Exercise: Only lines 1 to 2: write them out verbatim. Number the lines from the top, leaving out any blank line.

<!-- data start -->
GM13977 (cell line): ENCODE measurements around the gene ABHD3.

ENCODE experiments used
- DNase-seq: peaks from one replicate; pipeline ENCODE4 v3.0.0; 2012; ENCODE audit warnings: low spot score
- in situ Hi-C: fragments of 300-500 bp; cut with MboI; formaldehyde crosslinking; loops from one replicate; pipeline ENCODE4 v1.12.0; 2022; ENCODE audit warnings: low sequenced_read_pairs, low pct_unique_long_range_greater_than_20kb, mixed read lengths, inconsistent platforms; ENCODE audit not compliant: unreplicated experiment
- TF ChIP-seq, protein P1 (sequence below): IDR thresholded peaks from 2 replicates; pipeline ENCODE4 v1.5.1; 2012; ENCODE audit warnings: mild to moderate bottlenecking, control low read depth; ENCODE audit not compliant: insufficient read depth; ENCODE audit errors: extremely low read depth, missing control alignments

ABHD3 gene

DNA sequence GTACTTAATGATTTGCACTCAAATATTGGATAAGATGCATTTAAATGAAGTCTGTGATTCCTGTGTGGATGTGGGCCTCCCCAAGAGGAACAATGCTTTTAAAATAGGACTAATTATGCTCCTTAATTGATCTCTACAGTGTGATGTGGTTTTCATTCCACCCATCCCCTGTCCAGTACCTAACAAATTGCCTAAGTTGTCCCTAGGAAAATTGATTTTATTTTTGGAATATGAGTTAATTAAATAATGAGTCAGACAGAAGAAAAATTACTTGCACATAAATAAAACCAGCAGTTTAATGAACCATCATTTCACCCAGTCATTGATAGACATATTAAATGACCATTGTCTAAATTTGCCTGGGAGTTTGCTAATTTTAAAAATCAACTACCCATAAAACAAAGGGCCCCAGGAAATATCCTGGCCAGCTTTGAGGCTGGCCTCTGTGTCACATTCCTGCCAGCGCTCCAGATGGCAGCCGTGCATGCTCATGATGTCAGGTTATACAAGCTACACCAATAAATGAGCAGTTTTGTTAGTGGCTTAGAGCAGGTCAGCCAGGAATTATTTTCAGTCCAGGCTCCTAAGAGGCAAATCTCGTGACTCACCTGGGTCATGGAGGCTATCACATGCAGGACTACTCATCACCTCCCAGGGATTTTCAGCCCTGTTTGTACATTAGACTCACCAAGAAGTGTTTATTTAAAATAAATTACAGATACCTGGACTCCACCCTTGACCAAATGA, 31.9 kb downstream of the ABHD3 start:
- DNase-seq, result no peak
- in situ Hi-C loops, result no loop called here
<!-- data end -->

GM13977 (cell line): ENCODE measurements around the gene ABHD3.

ENCODE experiments used